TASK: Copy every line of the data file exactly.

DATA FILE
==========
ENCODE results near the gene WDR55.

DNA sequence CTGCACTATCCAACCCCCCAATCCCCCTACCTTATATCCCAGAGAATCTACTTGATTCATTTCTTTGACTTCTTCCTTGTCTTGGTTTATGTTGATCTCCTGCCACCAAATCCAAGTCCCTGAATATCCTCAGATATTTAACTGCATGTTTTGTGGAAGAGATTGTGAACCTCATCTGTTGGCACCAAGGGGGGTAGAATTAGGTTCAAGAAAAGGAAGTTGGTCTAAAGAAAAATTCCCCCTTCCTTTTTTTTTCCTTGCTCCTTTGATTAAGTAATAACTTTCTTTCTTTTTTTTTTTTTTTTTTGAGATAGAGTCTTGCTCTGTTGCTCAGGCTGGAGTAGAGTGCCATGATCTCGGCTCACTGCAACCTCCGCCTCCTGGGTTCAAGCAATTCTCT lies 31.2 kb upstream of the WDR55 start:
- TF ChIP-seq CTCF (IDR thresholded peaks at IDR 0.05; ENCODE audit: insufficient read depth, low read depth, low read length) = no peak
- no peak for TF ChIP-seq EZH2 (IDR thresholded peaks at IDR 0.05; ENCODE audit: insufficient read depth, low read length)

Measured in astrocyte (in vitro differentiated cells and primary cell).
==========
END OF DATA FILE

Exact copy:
ENCODE results near the gene WDR55.

DNA sequence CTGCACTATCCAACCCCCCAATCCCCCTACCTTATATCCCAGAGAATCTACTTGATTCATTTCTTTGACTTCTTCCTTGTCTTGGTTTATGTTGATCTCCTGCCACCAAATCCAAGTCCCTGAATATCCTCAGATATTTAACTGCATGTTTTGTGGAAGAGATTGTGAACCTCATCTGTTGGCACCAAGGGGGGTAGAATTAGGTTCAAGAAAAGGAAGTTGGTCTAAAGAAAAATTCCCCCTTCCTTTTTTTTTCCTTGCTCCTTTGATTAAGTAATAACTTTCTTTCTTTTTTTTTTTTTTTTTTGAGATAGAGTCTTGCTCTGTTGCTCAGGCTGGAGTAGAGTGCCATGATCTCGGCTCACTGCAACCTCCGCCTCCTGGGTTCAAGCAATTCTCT lies 31.2 kb upstream of the WDR55 start:
- TF ChIP-seq CTCF (IDR thresholded peaks at IDR 0.05; ENCODE audit: insufficient read depth, low read depth, low read length) = no peak
- no peak for TF ChIP-seq EZH2 (IDR thresholded peaks at IDR 0.05; ENCODE audit: insufficient read depth, low read length)

Measured in astrocyte (in vitro differentiated cells and primary cell).